And part of the answer, not all of the answer, but a necessary part of the answer is for the government to have the resources. And those who subscribe to the view that we must here in this House carry out our moral duty to each other should understand one of our moral duties right now is to go to people in need, to people who are frail, who are ill, who are young, who are old, who are in good health, but who have been reduced by physical forces to circumstances that no one of us would want to live in.
And only if we come together through this mechanism called government, and only if we give this mechanism called government resources, tax money, because that is where the money comes from, will we have the capacity to discharge our fundamental moral duty. We talk a lot about family values. Let us value the families that have been so badly battered by this hurricane and whose condition was exacerbated by an inadequate response by the rest of the country.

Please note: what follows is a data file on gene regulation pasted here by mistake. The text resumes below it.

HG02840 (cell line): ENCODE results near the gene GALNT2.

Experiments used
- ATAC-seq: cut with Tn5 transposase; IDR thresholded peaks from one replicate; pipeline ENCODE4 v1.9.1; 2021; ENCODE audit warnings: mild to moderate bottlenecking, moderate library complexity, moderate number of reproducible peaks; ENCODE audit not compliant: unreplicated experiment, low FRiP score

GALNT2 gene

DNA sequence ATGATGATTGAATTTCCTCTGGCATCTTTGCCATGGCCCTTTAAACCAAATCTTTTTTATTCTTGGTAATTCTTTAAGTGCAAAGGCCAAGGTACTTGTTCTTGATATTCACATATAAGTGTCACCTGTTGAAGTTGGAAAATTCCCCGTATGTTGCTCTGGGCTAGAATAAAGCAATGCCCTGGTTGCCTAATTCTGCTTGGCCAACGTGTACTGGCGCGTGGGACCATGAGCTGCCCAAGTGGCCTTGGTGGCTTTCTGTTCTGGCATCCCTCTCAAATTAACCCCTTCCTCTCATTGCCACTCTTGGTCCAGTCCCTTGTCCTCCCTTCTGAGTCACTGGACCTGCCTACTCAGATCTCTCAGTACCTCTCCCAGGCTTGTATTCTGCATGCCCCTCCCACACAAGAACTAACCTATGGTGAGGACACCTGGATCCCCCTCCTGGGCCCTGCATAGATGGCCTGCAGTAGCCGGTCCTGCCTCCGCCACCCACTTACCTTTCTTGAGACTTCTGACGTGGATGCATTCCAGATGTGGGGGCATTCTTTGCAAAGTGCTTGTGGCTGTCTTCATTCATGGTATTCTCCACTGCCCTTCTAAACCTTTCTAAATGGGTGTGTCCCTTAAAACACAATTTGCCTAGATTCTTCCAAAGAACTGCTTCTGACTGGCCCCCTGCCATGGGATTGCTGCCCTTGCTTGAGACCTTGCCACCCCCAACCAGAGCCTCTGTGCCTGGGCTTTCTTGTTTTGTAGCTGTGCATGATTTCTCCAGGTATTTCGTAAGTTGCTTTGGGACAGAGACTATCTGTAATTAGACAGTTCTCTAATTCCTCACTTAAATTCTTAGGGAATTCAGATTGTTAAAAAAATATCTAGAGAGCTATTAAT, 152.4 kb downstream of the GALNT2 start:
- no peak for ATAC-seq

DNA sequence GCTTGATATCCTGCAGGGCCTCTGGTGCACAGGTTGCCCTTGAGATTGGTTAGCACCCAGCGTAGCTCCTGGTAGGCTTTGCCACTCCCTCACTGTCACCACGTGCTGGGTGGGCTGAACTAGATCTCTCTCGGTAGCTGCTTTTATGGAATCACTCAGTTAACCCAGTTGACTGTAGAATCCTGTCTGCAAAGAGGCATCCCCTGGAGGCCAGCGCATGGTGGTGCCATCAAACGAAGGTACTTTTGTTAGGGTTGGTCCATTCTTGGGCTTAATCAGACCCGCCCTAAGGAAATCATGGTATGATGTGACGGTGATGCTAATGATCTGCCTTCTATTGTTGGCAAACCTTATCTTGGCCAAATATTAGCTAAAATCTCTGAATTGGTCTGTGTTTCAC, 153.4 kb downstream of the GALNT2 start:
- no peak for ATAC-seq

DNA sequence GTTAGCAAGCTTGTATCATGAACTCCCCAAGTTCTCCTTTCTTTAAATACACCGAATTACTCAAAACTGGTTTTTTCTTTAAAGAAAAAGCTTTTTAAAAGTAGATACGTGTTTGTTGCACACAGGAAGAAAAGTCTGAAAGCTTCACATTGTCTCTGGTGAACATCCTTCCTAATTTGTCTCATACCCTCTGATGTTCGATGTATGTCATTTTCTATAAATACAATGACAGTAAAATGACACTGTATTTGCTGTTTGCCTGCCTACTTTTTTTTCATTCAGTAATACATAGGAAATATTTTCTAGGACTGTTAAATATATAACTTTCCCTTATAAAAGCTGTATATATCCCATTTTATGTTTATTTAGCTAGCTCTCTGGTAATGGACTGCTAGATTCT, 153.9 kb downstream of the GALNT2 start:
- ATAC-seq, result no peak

I cannot think of a better demonstration of family values than to go to the families living in Astrodomes and Superdomes and other places, hardly adequate for a family to live in. Let us go show our family values by doing whatever we can. We can never make people whole in the situation, but let us try to alleviate their misery.
Well, again, we are borrowing $2 billion today, and I am glad we are doing that because we need to get to their aid. But it is a very small part of what we need to do. But I hope that this $2 billion will not stay borrowed. This $2 billion, a very small piece of what we need to do, underlines the importance of our, let me put it this way.